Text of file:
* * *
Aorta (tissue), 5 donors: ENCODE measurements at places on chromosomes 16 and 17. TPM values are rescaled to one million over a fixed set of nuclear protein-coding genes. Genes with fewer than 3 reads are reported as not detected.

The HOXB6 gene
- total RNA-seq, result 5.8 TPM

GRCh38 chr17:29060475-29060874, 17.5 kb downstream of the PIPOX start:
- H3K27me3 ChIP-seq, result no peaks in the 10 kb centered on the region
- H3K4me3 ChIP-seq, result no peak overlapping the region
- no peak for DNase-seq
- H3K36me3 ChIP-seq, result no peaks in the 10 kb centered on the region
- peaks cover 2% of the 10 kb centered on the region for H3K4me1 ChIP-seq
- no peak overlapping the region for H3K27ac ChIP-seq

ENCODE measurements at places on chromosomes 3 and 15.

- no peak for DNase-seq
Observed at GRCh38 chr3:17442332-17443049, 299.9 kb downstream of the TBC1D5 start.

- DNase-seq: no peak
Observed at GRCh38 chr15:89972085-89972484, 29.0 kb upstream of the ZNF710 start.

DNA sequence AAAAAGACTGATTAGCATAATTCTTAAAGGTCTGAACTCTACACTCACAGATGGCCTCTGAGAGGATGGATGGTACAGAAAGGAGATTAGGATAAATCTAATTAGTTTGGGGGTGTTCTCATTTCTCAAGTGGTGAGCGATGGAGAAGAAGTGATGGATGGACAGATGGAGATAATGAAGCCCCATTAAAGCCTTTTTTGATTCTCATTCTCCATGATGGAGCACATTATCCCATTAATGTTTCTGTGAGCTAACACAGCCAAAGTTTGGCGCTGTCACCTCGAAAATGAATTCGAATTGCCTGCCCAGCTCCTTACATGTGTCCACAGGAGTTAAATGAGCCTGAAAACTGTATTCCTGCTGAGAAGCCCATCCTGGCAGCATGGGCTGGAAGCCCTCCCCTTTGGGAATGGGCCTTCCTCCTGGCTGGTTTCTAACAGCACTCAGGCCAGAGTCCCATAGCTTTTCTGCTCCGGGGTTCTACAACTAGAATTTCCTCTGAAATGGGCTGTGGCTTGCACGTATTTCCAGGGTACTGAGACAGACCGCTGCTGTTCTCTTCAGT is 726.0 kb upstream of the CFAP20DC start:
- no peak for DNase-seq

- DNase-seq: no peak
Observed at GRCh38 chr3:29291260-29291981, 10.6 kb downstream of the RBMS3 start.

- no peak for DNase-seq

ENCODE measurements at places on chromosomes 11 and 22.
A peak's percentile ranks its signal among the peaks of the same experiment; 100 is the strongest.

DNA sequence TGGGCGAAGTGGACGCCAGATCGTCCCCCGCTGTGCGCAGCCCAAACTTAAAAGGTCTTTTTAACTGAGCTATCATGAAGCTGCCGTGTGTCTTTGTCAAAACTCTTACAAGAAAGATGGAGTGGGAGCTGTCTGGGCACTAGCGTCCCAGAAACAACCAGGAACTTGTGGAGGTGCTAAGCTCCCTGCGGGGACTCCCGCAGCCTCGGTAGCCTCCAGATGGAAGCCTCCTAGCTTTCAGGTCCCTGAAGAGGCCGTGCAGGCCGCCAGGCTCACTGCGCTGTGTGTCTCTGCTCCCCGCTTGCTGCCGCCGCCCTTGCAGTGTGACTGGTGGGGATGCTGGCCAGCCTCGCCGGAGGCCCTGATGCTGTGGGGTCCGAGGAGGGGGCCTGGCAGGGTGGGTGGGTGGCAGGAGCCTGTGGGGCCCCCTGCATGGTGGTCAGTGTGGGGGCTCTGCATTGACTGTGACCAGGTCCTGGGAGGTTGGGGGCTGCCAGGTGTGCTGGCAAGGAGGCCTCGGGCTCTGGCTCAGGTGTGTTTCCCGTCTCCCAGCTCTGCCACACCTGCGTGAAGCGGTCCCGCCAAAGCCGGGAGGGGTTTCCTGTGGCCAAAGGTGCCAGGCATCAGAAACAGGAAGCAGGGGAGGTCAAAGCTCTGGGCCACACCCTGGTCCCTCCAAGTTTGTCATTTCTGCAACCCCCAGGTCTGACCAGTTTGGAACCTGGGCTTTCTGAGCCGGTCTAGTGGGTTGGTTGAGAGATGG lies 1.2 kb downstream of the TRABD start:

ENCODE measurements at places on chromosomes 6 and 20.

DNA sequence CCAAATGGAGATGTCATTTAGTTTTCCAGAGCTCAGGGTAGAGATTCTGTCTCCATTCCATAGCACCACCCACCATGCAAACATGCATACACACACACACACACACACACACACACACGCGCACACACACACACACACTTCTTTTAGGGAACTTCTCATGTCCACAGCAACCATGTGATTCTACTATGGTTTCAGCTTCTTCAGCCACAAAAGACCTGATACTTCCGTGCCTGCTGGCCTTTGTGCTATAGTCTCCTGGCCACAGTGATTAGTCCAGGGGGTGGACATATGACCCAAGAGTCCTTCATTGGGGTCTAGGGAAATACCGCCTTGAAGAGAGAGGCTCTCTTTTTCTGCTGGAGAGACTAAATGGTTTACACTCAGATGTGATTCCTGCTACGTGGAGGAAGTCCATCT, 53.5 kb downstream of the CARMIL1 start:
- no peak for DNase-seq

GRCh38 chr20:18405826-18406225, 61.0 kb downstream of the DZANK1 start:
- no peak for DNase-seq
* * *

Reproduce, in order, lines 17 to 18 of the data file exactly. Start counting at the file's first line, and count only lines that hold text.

- no peak for DNase-seq

- DNase-seq: no peak